Option 1: To Big Chop or to BIG CHOP, that is the question:The popular, and dare I say “preferred,” method by a good deal of women that have chosen to transition is to do what is known in the natural world as the “BC,” aka “The Big Chop.” I know it does sound a little discouraging, but listen up! The big chop is by far, the fastest and most simple way to remove a relaxer from your hair completely. There are many women who find it challenging to limit themselves with only a few styling options after a big chop. Based on where you start in transition, this can mean shaving your hair completely off or just trimming it down and rocking an afro or “TWA,” also refereed to as a “Teeny Weeny Afro.” Exploring this option will be a wonderful opportunity for you to start with fresh healthy hair, and the type of new growth you can look forward to as you learn how to treat and care for your new healthier hair texture.
According to Transitioningmovement.com for tip for a Big Choppers –
1) GET REGULAR TRIMS TO GET THROUGH THE “SCAB HAIR PERIOD”: The first six-eight months of growth after your chop isn’t your true hair texture just yet (your scalp and follicles are still healing). Get trims regularly and don’t worry about getting a lot of length at the beginning; embrace your sassy new ’do! 2) TRAIN YOUR CURLS: As your true curl pattern grows in, it may not be uniform. Transitioning movement.com will teach you how to do your hair in styles that train it to grow into more defined S-shaped curls. 3) CO-WASH: To fight extreme dryness, you must co-wash: use a conditioner daily, or as often as you need to, like you would a shampoo. This will break up product buildup and cleanse as it adds intense moisture into your hair.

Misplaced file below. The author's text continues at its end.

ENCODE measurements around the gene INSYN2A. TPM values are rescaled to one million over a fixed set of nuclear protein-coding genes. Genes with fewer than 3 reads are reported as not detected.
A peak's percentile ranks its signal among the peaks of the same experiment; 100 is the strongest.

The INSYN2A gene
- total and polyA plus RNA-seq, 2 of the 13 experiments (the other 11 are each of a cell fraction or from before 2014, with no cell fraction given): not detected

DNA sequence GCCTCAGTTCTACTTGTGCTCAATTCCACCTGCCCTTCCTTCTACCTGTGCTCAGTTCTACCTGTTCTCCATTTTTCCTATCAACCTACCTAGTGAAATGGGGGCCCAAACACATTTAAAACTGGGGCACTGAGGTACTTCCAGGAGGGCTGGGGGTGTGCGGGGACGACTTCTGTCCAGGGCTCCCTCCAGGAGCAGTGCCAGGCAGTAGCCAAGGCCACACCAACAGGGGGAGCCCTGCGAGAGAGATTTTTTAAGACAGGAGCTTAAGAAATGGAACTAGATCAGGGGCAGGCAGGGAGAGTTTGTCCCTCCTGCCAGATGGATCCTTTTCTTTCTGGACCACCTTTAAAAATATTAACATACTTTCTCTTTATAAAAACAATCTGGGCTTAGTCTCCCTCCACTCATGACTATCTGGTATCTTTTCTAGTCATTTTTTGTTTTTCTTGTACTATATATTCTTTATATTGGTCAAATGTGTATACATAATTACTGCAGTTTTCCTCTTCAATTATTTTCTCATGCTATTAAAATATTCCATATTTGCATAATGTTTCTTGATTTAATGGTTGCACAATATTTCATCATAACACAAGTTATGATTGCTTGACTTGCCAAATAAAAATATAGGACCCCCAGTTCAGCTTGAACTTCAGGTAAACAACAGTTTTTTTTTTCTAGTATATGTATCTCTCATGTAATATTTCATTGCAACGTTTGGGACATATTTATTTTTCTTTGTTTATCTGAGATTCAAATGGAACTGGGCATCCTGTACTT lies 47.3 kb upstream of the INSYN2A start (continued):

Option 2: Grow It Out, Grow It Out!Or… Naturally transitioning without having to chop off all of your hair! If you’re uncomfortable with cutting your hair, or even cutting it off that drastically, and still want to work your way into a successful transition, then you can slowly trim off the chemically processed hair and continue to style your hair as usual. This is called, “growing out your relaxer.” If you are serious about transitioning to natural hair you should devise a plan to do so. Hair grows on an average of 1/2 an inch each month depending on most hair-care regimes. Give yourself an understanding of how long you would like your hair to be before cutting off the relaxer. For example, if you want at minimum of 3 inches of natural hair, plan on the final transition being around 6 months at the least. The best way to measure your progress is to understand where your demarcation is to keep track of your length progression. **The demarcation line is the point where your new growth (natural hair) and relaxed hair meet. This is where you will 9 times out of 10 find that breakage occurs, and is also the reason many people opt to just do a big chop instead. Managing two textures can be brutal. Treat this area with delicate hands, and handle with special care. According to Transitioningmovement.com for tips on “The Long Grow Out,” –